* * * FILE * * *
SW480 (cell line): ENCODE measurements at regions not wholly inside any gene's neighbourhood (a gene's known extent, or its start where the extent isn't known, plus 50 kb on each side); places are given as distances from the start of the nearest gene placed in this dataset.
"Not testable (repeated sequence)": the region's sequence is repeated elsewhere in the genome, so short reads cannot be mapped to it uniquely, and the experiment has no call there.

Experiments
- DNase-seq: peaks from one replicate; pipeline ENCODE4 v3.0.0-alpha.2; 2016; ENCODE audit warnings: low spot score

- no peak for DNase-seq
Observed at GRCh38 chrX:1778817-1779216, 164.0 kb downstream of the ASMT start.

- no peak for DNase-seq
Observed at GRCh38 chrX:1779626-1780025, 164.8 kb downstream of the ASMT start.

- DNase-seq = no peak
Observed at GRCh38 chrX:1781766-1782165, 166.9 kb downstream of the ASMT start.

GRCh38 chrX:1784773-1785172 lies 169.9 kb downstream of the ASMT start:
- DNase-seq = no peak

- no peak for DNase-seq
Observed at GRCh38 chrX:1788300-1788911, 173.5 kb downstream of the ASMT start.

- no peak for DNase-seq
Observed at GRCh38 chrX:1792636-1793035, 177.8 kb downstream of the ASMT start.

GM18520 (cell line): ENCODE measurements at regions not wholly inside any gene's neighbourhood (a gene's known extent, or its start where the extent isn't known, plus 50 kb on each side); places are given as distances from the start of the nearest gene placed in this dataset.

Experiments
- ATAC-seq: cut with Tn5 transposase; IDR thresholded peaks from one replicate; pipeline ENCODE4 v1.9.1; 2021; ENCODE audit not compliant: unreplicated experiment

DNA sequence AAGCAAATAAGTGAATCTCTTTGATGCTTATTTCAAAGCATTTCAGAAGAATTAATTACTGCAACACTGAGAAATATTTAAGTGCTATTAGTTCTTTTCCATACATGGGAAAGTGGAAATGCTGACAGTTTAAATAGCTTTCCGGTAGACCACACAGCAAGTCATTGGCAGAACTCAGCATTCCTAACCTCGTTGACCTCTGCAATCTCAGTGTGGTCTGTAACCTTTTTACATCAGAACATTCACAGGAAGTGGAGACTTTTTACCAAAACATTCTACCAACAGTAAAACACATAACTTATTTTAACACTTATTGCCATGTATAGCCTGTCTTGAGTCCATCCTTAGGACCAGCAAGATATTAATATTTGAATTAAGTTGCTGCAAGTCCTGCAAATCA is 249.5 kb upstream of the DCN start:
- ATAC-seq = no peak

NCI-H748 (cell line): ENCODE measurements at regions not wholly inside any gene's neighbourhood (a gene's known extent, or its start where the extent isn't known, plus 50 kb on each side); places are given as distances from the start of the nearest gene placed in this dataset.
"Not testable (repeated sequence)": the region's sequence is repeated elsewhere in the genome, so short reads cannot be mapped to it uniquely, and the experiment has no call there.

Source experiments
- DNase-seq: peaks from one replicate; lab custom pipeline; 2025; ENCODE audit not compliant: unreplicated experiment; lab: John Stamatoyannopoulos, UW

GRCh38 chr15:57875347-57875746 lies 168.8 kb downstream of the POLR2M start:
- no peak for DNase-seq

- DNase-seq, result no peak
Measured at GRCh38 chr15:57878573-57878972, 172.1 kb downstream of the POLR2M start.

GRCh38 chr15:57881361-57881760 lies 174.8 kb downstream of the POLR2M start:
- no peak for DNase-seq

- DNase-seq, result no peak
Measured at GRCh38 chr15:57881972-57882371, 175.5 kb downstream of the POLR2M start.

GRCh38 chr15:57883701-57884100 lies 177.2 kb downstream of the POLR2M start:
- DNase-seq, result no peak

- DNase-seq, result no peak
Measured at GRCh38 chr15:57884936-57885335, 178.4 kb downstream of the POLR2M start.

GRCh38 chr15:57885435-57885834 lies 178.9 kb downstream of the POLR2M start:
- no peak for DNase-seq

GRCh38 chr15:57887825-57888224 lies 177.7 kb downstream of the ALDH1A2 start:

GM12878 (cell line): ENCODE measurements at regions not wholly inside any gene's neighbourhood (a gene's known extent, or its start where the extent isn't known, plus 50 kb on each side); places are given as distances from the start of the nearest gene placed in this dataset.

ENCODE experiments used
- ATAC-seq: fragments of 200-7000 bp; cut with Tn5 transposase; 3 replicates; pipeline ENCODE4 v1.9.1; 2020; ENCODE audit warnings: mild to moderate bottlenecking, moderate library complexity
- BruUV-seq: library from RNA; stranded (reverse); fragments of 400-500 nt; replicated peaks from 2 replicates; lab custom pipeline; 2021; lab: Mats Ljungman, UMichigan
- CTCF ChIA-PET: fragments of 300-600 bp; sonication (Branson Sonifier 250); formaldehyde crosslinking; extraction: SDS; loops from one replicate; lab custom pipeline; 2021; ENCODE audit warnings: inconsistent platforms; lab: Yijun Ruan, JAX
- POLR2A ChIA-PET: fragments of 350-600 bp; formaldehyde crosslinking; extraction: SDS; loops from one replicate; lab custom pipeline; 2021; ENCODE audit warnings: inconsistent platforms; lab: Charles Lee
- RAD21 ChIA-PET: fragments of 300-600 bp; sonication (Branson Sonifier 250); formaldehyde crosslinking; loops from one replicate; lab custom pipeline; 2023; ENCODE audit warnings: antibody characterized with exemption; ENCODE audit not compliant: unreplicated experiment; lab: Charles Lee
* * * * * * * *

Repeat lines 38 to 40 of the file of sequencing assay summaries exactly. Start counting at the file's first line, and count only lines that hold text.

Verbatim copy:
GRCh38 chr15:57885435-57885834 lies 178.9 kb downstream of the POLR2M start:
- no peak for DNase-seq

GRCh38 chr15:57887825-57888224 lies 177.7 kb downstream of the ALDH1A2 start: